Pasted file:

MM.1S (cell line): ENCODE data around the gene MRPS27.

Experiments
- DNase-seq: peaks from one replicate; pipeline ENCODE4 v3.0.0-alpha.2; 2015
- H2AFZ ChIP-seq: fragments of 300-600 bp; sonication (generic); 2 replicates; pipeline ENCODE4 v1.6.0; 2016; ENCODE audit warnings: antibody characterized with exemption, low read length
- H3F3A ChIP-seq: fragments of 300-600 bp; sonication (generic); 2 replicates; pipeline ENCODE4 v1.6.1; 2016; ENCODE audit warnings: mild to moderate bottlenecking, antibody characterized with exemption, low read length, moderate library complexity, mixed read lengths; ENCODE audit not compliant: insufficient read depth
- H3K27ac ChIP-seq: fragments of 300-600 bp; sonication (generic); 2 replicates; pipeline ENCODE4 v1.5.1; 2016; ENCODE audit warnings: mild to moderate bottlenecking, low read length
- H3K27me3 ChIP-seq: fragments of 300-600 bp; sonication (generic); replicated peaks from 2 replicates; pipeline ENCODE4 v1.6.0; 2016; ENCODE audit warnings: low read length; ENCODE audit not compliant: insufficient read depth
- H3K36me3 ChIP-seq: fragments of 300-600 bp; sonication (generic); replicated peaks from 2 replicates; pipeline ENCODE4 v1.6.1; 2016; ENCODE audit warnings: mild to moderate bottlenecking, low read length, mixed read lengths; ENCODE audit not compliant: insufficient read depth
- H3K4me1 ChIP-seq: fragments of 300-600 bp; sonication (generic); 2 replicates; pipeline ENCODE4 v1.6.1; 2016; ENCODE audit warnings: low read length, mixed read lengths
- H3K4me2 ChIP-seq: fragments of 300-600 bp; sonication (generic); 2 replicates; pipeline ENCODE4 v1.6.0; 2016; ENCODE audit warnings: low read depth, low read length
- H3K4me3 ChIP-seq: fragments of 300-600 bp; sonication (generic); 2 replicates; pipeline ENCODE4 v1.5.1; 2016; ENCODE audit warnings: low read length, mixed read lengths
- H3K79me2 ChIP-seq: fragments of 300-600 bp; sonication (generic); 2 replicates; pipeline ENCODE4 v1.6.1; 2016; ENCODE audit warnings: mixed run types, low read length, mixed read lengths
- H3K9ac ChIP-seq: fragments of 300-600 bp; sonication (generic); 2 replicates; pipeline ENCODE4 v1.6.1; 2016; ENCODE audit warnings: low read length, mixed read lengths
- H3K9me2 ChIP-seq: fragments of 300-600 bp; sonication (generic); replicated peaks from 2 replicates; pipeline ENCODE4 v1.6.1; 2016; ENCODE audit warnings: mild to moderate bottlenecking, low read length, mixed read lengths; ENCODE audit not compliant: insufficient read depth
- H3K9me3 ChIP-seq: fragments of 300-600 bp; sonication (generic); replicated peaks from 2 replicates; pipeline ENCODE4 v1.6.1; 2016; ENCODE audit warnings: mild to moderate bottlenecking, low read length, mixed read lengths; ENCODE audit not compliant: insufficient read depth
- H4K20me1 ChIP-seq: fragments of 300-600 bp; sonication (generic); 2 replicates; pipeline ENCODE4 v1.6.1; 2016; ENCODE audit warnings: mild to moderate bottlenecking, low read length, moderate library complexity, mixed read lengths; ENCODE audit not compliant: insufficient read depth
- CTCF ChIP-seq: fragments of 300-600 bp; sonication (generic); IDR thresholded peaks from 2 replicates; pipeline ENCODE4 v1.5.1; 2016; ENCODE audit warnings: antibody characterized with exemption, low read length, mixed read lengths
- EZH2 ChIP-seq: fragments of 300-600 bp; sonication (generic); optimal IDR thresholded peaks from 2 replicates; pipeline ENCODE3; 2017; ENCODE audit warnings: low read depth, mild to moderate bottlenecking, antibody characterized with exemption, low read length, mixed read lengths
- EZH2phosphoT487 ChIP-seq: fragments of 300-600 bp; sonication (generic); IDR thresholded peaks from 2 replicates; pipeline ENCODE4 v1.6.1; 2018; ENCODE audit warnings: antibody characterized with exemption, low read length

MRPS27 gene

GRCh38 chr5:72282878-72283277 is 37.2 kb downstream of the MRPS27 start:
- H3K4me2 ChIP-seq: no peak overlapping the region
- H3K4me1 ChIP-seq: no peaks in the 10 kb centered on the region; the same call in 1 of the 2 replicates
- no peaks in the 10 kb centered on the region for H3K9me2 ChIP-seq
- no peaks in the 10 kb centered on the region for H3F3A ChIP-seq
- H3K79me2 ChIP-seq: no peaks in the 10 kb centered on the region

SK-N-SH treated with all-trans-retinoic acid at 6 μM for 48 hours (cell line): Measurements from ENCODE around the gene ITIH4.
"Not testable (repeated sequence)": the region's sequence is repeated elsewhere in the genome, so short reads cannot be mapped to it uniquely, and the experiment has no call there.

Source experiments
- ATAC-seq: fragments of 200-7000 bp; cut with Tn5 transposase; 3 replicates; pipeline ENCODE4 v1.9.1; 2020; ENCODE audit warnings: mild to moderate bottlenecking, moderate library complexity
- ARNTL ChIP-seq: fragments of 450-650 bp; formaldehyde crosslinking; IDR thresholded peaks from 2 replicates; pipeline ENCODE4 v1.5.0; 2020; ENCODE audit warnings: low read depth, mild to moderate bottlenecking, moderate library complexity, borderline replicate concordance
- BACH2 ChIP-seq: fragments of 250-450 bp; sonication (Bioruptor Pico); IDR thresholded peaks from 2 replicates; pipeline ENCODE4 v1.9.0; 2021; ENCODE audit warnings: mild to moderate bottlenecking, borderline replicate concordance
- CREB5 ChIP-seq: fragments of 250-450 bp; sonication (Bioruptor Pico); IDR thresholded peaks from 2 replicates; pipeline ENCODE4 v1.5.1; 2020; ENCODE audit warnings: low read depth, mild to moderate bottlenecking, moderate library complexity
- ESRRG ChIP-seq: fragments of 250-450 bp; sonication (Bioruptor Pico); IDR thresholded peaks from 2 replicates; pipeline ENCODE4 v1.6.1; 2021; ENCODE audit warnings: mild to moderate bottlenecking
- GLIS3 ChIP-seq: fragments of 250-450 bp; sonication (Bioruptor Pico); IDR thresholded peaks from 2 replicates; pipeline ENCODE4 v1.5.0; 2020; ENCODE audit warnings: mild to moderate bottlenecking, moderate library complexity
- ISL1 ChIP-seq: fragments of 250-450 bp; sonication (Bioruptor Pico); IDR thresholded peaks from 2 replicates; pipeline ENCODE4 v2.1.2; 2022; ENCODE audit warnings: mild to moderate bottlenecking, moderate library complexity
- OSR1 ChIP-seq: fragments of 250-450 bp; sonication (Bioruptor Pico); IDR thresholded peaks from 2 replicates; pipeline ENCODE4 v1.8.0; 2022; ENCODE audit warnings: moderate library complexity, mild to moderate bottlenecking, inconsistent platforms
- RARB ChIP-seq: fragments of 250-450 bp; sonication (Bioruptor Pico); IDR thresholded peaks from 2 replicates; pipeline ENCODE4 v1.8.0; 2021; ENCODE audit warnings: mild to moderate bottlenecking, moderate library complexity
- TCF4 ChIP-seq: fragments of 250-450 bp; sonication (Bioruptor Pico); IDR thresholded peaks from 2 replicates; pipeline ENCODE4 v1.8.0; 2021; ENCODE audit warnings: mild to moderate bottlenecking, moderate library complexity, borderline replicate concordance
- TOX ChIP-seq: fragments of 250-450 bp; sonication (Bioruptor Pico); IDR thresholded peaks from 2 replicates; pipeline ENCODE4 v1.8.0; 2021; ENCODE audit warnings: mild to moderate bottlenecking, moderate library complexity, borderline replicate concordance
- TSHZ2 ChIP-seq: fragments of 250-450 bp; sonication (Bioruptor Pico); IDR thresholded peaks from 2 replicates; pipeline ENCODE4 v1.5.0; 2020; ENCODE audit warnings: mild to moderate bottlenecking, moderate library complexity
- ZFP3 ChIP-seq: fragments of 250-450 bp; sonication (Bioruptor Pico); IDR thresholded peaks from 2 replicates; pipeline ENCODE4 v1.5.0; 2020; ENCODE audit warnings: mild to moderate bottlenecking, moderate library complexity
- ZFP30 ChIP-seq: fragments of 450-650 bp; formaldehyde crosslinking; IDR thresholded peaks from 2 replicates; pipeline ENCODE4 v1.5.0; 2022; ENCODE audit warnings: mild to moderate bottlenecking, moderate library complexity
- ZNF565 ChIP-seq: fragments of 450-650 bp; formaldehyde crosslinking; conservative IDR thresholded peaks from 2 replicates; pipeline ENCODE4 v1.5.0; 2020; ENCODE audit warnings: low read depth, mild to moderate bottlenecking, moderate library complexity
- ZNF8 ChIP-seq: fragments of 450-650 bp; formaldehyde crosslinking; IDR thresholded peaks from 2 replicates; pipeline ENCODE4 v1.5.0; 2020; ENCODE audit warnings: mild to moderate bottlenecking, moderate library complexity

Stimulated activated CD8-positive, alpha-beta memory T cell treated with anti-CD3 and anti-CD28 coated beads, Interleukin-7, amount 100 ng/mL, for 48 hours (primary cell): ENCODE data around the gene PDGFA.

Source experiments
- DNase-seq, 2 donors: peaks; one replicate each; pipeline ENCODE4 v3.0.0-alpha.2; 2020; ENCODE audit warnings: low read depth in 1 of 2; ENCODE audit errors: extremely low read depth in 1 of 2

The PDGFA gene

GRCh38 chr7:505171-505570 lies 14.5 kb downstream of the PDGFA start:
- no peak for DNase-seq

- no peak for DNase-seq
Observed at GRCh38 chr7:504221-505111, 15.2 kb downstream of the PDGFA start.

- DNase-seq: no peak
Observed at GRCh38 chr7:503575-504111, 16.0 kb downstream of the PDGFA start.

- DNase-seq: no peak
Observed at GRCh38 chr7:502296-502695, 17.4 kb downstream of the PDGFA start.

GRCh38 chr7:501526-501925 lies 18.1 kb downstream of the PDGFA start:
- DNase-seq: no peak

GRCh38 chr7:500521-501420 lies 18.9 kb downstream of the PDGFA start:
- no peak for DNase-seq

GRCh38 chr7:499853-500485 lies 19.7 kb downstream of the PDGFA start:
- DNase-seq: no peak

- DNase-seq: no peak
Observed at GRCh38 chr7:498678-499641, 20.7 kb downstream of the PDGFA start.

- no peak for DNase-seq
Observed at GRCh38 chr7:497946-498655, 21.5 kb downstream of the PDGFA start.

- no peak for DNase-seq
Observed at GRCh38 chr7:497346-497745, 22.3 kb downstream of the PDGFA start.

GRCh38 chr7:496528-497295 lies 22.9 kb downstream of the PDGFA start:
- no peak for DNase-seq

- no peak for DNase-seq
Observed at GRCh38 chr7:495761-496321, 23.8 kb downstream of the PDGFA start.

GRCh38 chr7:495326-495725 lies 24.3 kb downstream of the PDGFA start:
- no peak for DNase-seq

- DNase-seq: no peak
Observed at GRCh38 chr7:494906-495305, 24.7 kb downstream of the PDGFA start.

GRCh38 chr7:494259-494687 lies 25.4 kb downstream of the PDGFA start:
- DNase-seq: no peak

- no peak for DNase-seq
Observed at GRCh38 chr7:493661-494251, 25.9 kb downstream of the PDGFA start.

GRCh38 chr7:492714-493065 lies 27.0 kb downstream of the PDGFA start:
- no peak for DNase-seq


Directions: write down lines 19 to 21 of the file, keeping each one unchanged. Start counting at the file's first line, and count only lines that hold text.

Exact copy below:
- EZH2phosphoT487 ChIP-seq: fragments of 300-600 bp; sonication (generic); IDR thresholded peaks from 2 replicates; pipeline ENCODE4 v1.6.1; 2018; ENCODE audit warnings: antibody characterized with exemption, low read length

MRPS27 gene

GRCh38 chr5:72282878-72283277 is 37.2 kb downstream of the MRPS27 start: